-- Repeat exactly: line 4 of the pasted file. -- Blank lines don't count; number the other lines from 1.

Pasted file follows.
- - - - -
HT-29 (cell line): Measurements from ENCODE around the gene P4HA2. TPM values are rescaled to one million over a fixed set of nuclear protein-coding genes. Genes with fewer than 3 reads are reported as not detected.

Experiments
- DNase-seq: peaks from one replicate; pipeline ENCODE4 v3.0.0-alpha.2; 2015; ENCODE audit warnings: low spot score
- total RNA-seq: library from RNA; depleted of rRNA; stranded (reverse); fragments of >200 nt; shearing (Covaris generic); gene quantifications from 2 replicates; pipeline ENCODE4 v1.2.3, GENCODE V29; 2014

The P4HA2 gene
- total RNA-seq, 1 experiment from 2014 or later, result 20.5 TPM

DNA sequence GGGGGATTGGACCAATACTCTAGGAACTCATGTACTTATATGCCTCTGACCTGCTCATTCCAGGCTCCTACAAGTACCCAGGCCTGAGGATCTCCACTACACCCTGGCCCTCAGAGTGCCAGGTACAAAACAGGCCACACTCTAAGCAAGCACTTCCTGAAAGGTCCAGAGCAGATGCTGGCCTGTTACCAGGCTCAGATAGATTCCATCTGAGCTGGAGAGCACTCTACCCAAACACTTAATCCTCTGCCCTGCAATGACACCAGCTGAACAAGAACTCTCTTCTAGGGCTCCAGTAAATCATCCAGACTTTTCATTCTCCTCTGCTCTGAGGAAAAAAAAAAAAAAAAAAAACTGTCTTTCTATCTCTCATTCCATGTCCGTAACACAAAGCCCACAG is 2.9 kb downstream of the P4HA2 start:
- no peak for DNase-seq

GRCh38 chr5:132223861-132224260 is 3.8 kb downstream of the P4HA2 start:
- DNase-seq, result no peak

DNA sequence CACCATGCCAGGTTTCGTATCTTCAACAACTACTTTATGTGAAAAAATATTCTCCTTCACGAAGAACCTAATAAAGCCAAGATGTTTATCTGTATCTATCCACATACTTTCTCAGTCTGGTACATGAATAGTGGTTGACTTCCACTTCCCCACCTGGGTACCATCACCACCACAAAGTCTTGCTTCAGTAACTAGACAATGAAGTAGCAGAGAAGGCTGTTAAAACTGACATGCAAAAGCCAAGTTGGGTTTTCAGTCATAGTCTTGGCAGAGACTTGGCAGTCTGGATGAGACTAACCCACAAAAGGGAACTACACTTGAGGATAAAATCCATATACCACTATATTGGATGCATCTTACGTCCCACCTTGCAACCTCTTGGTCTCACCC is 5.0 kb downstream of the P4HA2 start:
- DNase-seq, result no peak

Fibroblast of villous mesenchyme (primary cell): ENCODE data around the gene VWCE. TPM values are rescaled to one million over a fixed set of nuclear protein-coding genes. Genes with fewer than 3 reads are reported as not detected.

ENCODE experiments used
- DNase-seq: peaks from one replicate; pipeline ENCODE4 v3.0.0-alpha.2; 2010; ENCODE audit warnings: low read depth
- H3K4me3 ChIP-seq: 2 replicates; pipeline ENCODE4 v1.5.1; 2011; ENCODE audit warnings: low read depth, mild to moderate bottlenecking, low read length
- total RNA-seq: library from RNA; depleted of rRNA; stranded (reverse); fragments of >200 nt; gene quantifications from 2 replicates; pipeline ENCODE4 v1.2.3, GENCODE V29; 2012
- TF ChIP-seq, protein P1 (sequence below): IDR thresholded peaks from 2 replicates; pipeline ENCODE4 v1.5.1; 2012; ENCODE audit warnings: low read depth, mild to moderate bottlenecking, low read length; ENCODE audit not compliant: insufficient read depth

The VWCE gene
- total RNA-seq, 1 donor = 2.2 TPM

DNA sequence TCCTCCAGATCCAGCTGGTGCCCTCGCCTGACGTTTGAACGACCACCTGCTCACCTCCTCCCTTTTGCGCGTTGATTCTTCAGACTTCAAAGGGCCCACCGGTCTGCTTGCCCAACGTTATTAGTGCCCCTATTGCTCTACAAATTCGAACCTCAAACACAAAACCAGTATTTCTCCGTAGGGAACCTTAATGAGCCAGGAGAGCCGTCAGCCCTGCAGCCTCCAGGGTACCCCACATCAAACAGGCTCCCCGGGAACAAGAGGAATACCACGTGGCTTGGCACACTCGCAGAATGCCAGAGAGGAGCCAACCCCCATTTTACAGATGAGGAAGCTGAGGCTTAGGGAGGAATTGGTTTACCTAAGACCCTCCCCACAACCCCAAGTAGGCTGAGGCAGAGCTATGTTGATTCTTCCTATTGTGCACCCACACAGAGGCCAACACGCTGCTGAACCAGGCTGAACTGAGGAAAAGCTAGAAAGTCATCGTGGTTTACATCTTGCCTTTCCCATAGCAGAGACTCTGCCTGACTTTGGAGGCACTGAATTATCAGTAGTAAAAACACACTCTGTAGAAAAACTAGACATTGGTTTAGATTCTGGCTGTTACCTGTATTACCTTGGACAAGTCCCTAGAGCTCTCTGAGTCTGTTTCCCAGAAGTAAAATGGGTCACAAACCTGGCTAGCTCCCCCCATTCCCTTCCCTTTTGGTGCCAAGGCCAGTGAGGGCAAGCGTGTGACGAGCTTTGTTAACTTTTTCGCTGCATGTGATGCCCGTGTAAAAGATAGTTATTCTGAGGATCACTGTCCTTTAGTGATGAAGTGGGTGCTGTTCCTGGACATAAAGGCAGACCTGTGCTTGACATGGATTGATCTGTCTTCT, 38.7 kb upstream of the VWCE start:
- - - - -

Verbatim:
- total RNA-seq: library from RNA; depleted of rRNA; stranded (reverse); fragments of >200 nt; shearing (Covaris generic); gene quantifications from 2 replicates; pipeline ENCODE4 v1.2.3, GENCODE V29; 2014